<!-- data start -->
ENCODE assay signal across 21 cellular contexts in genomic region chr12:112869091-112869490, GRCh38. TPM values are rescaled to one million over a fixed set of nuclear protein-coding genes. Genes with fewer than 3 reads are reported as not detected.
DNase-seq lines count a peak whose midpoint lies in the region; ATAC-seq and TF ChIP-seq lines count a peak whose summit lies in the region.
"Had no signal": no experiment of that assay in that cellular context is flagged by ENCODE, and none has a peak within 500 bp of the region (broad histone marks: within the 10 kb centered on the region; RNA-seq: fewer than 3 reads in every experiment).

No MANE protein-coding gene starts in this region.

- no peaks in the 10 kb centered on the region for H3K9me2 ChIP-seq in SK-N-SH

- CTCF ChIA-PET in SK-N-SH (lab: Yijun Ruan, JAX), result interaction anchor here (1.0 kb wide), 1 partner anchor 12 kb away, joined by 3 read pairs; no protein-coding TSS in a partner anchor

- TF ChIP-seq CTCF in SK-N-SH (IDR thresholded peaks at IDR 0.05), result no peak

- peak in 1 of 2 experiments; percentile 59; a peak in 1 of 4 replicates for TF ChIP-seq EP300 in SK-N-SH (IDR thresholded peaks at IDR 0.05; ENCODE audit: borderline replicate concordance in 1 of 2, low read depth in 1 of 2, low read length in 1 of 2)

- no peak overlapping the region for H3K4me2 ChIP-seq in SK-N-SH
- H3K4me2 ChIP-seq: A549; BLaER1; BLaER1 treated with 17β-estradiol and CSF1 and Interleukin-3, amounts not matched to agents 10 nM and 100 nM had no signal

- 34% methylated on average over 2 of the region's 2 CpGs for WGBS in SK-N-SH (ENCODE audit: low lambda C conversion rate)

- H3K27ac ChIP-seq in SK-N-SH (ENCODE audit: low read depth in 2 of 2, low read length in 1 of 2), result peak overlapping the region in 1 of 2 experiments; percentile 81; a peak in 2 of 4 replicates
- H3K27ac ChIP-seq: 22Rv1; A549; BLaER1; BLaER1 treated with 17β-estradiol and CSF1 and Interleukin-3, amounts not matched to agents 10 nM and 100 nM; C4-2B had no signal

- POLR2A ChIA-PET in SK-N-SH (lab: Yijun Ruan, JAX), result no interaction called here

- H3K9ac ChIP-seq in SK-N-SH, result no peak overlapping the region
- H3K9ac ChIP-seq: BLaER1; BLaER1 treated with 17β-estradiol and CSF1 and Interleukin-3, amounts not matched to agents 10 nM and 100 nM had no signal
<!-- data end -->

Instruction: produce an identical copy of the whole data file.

ENCODE assay signal across 21 cellular contexts in genomic region chr12:112869091-112869490, GRCh38. TPM values are rescaled to one million over a fixed set of nuclear protein-coding genes. Genes with fewer than 3 reads are reported as not detected.
DNase-seq lines count a peak whose midpoint lies in the region; ATAC-seq and TF ChIP-seq lines count a peak whose summit lies in the region.
"Had no signal": no experiment of that assay in that cellular context is flagged by ENCODE, and none has a peak within 500 bp of the region (broad histone marks: within the 10 kb centered on the region; RNA-seq: fewer than 3 reads in every experiment).

No MANE protein-coding gene starts in this region.

- no peaks in the 10 kb centered on the region for H3K9me2 ChIP-seq in SK-N-SH

- CTCF ChIA-PET in SK-N-SH (lab: Yijun Ruan, JAX), result interaction anchor here (1.0 kb wide), 1 partner anchor 12 kb away, joined by 3 read pairs; no protein-coding TSS in a partner anchor

- TF ChIP-seq CTCF in SK-N-SH (IDR thresholded peaks at IDR 0.05), result no peak

- peak in 1 of 2 experiments; percentile 59; a peak in 1 of 4 replicates for TF ChIP-seq EP300 in SK-N-SH (IDR thresholded peaks at IDR 0.05; ENCODE audit: borderline replicate concordance in 1 of 2, low read depth in 1 of 2, low read length in 1 of 2)

- no peak overlapping the region for H3K4me2 ChIP-seq in SK-N-SH
- H3K4me2 ChIP-seq: A549; BLaER1; BLaER1 treated with 17β-estradiol and CSF1 and Interleukin-3, amounts not matched to agents 10 nM and 100 nM had no signal

- 34% methylated on average over 2 of the region's 2 CpGs for WGBS in SK-N-SH (ENCODE audit: low lambda C conversion rate)

- H3K27ac ChIP-seq in SK-N-SH (ENCODE audit: low read depth in 2 of 2, low read length in 1 of 2), result peak overlapping the region in 1 of 2 experiments; percentile 81; a peak in 2 of 4 replicates
- H3K27ac ChIP-seq: 22Rv1; A549; BLaER1; BLaER1 treated with 17β-estradiol and CSF1 and Interleukin-3, amounts not matched to agents 10 nM and 100 nM; C4-2B had no signal

- POLR2A ChIA-PET in SK-N-SH (lab: Yijun Ruan, JAX), result no interaction called here

- H3K9ac ChIP-seq in SK-N-SH, result no peak overlapping the region
- H3K9ac ChIP-seq: BLaER1; BLaER1 treated with 17β-estradiol and CSF1 and Interleukin-3, amounts not matched to agents 10 nM and 100 nM had no signal